by Marc and Julie Anderson
ROME — Awe-inspiring. Humbling.
That’s how two newlywed couples from the archdiocese described meeting the pope this past fall.
Although Michael and Laura Starling, members of Holy Trinity Parish in Lenexa, met in 2020, their journey to Rome began years ago.
Laura had known at least one couple who had met the pope by donning wedding (or similar) attire and sitting in a special section for newlyweds known in Italian as “sposi novelli” during one of the pope’s Wednesday general audiences. The pope blesses the couples, sometimes even greeting a few select ones.
The memory resurfaced last spring as the couple planned their wedding and honeymoon.
“Both of us brought up that we had an interest in meeting the pope,” Laura said.
It was probably the only time in their lives, said Michael, they would have a good chance at meeting any pope, and the couple picked Italy as their travel destination specifically because of the “sposi novelli” opportunity.
Even though they applied for the special seating and made the necessary travel arrangements, the Starlings knew they were no guarantees they’d actually meet the pope. Still, they would see him.
Packing Laura’s wedding gown, though, was a different story since they planned to use backpacks instead of suitcases. Besides touring Rome, their itinerary included skiing and visiting other cities. Laura used a vacuum sealer to compress her wedding gown to fit inside her backpack.
On Oct. 12, four days after getting married, the newlyweds found themselves in St. Peter’s Square, waiting with perhaps 50 couples from places as diverse as Brazil, Canada, France and Nebraska. Laura wore her wedding dress, and Michael, clad in a suit jacket, donned the bow tie he’d worn during the wedding.
After the pope’s weekly address, the Starlings said they waited “a very long time” while Pope Francis greeted cardinals, religious orders and other groups.
“At this time, we’re kind of waiting with expectation because we were of the understanding that the Secret Service for the pope would essentially pick 10 or 15 couples, and then those 10 or 15 would meet the pope. So, we were waiting, wondering if we were the ones who got to meet the pope or not,” Laura said.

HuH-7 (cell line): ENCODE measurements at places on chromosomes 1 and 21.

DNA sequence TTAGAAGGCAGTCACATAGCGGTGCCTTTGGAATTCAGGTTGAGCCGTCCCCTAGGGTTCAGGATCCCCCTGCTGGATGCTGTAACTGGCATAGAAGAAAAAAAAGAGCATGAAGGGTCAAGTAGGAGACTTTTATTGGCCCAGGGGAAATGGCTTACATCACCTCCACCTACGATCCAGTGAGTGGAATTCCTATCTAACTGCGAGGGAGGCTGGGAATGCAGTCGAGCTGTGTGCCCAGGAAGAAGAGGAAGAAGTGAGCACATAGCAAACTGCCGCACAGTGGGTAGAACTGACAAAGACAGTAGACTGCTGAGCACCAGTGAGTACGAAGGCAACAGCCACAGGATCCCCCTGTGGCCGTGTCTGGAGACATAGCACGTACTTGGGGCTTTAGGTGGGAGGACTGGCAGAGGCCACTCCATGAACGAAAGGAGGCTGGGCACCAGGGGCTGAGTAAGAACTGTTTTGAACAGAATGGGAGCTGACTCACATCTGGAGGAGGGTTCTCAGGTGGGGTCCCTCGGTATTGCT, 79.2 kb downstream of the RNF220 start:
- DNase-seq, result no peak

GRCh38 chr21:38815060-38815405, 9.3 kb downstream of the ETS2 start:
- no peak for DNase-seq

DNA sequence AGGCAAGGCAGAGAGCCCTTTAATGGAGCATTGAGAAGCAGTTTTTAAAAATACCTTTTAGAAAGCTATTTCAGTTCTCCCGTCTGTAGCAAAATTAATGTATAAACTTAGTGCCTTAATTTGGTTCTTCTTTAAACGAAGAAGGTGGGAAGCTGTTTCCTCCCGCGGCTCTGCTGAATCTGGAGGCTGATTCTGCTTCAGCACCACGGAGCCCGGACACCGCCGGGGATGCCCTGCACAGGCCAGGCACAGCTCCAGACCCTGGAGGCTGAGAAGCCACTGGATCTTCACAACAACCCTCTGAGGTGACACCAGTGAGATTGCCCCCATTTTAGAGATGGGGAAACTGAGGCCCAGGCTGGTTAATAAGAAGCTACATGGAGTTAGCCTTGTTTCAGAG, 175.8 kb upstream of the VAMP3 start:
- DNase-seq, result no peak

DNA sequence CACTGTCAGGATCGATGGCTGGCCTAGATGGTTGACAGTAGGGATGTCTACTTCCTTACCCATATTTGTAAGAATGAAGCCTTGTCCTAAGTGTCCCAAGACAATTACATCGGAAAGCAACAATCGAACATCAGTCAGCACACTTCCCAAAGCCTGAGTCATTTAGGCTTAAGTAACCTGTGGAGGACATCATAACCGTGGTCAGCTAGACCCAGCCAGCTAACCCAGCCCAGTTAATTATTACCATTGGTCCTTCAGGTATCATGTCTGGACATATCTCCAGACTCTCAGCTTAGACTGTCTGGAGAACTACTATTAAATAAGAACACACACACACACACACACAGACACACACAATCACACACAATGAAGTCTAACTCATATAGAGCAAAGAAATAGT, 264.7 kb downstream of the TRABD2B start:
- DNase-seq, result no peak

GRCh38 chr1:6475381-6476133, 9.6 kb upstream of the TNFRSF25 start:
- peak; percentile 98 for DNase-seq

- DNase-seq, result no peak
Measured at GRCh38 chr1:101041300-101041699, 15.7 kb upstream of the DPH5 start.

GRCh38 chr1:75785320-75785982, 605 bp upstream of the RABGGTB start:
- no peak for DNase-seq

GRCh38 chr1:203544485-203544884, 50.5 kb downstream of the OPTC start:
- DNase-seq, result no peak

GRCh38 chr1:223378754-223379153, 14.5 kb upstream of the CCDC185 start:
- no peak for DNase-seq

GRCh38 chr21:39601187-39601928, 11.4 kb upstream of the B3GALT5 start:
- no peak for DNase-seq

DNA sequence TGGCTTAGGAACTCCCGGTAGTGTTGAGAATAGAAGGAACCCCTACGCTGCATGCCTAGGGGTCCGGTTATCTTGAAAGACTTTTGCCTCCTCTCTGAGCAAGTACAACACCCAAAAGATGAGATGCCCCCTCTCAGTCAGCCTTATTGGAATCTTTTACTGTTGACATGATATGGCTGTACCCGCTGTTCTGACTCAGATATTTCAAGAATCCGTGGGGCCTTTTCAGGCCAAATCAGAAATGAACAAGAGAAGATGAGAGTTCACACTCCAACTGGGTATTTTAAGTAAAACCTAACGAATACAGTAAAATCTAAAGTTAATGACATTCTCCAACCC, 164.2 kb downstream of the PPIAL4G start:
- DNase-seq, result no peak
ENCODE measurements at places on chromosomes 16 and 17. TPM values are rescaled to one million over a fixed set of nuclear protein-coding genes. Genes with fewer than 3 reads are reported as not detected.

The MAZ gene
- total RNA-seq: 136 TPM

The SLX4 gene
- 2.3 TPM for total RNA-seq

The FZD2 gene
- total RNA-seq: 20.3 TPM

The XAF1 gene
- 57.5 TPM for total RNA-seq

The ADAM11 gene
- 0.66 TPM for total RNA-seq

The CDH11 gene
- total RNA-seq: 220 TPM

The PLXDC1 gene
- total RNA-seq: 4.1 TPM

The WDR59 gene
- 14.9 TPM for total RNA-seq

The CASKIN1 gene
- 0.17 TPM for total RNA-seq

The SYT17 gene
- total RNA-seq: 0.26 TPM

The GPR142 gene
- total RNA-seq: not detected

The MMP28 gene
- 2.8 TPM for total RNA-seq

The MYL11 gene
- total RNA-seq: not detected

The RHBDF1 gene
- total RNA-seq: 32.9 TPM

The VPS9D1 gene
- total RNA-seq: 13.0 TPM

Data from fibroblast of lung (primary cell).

After what might have been an hour, security wheeled Pope Francis toward the newlywed section. The next thing the Starlings knew, they were face-to-face with the Holy Father.
Laura recalls telling him the couple prays for him and asking the pope to bless their marriage while holding a crucifix they’d bought in Rome.
Michael, however, admits he froze. Nonetheless, the pope shook his hand and blessed the couple.
The encounter, the Starlings recalled, lasted 10 or 15 seconds, but they are seconds they’ll treasure forever.
Like the Starlings, the Furrers only had a few seconds with Pope Francis, but they agree the seconds were precious.
The couple attends St. Agnes Parish in Roeland Park and Our Lady of Good Counsel Parish in Kansas City, Missouri.
The couple married on May 1 and had planned a trip to California, but that changed a few weeks before their wedding when a priest friend invited them to say yes to an Italian pilgrimage he was planning for several young couples.
On Sept. 21, the feast of St. Matthew, the couple found themselves in the “sposi novelli” section. Like the Starlings, they were overjoyed when the Holy Father appeared in St. Peter’s Square.
“It was like, ‘Whoa! The pope is a real person,’” exclaimed Matt. “How few men have actually held this office in succession since Peter, and the realization of seeing [the pope] in the flesh was crazy to think of the line of obviously holy men and so many of them saints.”
“This, of all offices in the church,” he continued, “was directly appointed by Christ. And it has the clearest lineage of apostolic succession back to Peter.”
The couple estimates nearly 100 couples were there that day, leading Taylor to abandon any hope of meeting the pope, especially since they were in the fourth row.
So, when the entire front row went up to greet the Holy Father, and then the second and third rows, they found themselves thinking there might be a chance.
Sure enough, the couple was able to greet the pope, but only Matt was able to say a few words.
Taylor “in her feminine genius and with great foresight,” Matt said, had brought the ultrasound picture of the couple’s first child, holding it in front of the pope.
The Holy Father placed his hand on Taylor’s abdomen and offered a prayer, a moment they both said was “extremely humbling” and “awe-inspiring.”
At the time of this interview, the couple was planning to print a photo from that moment to hang on the wall of the nursery, all ready for the child due to arrive any day.
“Hopefully, the photo will be a great witness [to our children] to the reality of faith and of the church that Jesus, who loves them, has a profound impact even today in modern society and in their life,” Taylor said.